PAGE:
Among the very most valuable of thinkers on science and religion — unlike many writers, especially perhaps unlike many anti-religious ones, he actually knows a great deal about both — is Sir John Polkinghorne, now in his ninetieth year, who is both a Knight of the British Empire (KBE) and a Fellow of the prestigious Royal Society. He was a professor of mathematical physics at the University of Cambridge until he resigned his professorial chair in order to study for the Anglican priesthood. He was ordained a priest in 1982 and, thereafter, served as the president of Queens’ College, Cambridge, from 1988 until 1996.
Here is a passage from the text of Professor Polkinghorne’s 1996 Terry Lectures, which he delivered at Yale University and which were published as John Polkinghorne, Belief in God in an Age of Science (New Haven and London: Yale University Press, 1998):
In the popular mind there is a caricature account of science inexorably progressing by means of its gain of certain knowledge, whilst theology inhabits an ivory tower whose occupants are much given to fanciful and ungrounded speculation. Neither picture is accurate. . . . The progress of science is indeed impressive but by no means total or incorrigible. Scientists proceed as much by intuitive leaps of the imagination as by the painstaking sifting of data. The ability of Schrödinger and Heisenberg to discover their versions of quantum mechanics exhibits such creative gifts to the highest degree. Science can also live, if not comfortably at least pragmatically, with serious conceptual questions unresolved (the measurement problem in quantum theory). (46)
Of course, the analogy between scientific and theological inquiry is not complete. Theology does not enjoy the luxury that experiment grants to science, of being able to deal with essentially controllable and repeatable experience. It has to look to the given and unrepeatable revelatory events in which God has chosen to make the divine nature known. The closest scientific analogues are cosmology’s reconstruction of the unique history immediately following the big bang and biology’s reading from the fossil record the story of the unique evolutionary development of life. Theological enquiry is also not simply concerned with quenching the intellectual thirst for understanding. Its insights demand response and carry implications for human conduct. (47)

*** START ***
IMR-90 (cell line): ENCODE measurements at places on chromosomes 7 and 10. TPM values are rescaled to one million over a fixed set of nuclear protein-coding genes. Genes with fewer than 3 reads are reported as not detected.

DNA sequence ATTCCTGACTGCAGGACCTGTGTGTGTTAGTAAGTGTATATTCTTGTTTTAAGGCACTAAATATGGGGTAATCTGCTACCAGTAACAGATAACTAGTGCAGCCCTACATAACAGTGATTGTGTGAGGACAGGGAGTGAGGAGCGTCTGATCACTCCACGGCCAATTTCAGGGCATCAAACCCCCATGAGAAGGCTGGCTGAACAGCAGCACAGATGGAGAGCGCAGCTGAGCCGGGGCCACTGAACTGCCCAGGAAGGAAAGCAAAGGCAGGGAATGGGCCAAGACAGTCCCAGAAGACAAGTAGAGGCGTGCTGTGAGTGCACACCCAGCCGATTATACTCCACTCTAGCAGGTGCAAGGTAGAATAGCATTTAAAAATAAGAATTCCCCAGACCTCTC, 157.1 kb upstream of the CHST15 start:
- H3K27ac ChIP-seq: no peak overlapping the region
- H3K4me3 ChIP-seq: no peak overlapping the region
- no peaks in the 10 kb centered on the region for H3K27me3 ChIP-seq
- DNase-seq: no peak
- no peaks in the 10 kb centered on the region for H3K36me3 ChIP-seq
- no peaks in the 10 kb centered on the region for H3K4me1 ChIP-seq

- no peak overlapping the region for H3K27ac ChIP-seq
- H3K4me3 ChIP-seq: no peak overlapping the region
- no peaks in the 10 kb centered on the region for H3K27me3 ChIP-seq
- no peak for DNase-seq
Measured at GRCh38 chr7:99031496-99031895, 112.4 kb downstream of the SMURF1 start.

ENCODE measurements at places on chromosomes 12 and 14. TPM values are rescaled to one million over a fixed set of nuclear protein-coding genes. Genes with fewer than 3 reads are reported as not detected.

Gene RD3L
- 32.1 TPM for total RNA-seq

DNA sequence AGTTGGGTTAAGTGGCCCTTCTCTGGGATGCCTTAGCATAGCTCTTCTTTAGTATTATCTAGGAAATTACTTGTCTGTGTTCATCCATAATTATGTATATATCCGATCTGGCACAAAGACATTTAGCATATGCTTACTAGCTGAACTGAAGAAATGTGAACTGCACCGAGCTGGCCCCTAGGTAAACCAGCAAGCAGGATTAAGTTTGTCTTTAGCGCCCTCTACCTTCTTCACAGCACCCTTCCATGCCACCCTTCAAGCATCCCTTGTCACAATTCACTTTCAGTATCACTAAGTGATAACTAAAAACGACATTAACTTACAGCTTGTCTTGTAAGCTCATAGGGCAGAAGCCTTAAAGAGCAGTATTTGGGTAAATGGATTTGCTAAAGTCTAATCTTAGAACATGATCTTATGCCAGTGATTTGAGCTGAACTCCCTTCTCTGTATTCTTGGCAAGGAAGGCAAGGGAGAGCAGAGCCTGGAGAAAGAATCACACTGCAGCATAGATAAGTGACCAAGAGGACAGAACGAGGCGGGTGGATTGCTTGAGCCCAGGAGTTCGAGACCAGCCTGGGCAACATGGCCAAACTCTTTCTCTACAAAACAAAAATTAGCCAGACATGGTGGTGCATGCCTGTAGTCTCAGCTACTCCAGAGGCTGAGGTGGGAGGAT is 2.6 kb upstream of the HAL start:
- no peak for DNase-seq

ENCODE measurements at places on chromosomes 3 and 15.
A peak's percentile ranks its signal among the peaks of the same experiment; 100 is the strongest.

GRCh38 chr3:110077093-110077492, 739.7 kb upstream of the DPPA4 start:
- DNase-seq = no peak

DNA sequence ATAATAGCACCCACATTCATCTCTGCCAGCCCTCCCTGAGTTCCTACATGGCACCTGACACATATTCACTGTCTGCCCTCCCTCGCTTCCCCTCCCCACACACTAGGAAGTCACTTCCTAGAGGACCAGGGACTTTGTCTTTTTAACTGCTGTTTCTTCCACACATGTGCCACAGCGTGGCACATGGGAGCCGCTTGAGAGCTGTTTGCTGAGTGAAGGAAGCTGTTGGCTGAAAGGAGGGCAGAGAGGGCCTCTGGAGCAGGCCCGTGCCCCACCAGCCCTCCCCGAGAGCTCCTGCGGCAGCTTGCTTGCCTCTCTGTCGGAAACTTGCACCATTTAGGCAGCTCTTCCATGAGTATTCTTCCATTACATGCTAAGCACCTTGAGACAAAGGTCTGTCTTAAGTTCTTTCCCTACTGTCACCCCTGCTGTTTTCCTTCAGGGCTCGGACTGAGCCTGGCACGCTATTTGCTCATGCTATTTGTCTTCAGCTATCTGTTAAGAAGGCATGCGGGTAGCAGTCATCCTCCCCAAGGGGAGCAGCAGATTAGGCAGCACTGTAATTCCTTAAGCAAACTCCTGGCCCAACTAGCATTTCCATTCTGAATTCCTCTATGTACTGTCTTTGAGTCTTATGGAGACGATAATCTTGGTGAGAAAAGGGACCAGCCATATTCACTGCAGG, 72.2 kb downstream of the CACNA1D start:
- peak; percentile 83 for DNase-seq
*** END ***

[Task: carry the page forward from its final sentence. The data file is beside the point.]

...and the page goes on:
(Please note that the two scientific analogies that Dr. Polkinghorne offers are, in a sense, “historical.” This blog’s resident atheist commenter disdains history. But there you have it. To coin a phrase, it is what it is. Or, we might almost say, in the words of Leopold von Ranke, wie es eigentlich gewesen.)
Only in the media, and in popular and polemical scientific writing, does there persist the myth of the light of pure scientific truth confronting the darkness of obscurantist religious error. Indeed, when one reads writers like Richard Dawkins or Daniel Dennett, one sees that nowadays the danger of a facile triumphalism is very much a problem for the secular academy rather than the Christian Church. (77)